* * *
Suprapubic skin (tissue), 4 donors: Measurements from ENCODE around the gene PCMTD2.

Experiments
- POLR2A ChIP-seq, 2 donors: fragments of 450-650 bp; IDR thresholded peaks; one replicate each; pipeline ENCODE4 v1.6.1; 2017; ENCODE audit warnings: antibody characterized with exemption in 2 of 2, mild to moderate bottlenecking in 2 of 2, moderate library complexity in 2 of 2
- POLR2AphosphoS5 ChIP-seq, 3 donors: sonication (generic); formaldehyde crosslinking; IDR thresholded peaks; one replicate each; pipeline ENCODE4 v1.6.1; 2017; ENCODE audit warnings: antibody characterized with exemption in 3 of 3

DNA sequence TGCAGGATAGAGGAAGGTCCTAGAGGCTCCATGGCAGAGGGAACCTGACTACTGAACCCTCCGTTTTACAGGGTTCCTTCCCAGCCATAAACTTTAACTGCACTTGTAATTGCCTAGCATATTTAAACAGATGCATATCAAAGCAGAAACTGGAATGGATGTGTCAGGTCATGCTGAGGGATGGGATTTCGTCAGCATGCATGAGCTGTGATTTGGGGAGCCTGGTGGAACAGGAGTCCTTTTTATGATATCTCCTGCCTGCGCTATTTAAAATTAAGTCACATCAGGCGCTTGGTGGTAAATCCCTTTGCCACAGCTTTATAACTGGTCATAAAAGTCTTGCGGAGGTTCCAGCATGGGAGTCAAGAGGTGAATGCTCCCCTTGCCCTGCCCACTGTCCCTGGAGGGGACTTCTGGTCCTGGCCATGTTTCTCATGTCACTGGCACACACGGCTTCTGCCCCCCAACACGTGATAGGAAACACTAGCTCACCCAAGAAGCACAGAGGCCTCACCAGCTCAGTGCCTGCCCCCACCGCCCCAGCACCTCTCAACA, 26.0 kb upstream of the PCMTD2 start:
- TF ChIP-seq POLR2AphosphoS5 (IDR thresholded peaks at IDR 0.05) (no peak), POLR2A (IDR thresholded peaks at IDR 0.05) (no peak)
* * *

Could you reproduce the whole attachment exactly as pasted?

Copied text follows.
Suprapubic skin (tissue), 4 donors: Measurements from ENCODE around the gene PCMTD2.

Experiments
- POLR2A ChIP-seq, 2 donors: fragments of 450-650 bp; IDR thresholded peaks; one replicate each; pipeline ENCODE4 v1.6.1; 2017; ENCODE audit warnings: antibody characterized with exemption in 2 of 2, mild to moderate bottlenecking in 2 of 2, moderate library complexity in 2 of 2
- POLR2AphosphoS5 ChIP-seq, 3 donors: sonication (generic); formaldehyde crosslinking; IDR thresholded peaks; one replicate each; pipeline ENCODE4 v1.6.1; 2017; ENCODE audit warnings: antibody characterized with exemption in 3 of 3

DNA sequence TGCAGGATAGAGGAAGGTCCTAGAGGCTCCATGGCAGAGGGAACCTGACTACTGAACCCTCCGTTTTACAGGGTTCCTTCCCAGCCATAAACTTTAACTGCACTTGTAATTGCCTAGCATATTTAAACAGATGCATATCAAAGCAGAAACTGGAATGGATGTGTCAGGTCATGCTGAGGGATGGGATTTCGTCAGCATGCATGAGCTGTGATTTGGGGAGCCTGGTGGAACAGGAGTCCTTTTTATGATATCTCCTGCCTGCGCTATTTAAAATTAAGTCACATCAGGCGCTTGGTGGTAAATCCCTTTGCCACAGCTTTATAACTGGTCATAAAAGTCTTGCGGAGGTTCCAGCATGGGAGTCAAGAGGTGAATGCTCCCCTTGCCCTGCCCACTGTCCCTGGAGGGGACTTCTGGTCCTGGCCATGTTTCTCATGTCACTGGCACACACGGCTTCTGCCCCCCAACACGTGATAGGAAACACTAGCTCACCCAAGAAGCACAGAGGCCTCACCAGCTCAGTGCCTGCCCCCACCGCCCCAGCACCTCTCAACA, 26.0 kb upstream of the PCMTD2 start:
- TF ChIP-seq POLR2AphosphoS5 (IDR thresholded peaks at IDR 0.05) (no peak), POLR2A (IDR thresholded peaks at IDR 0.05) (no peak)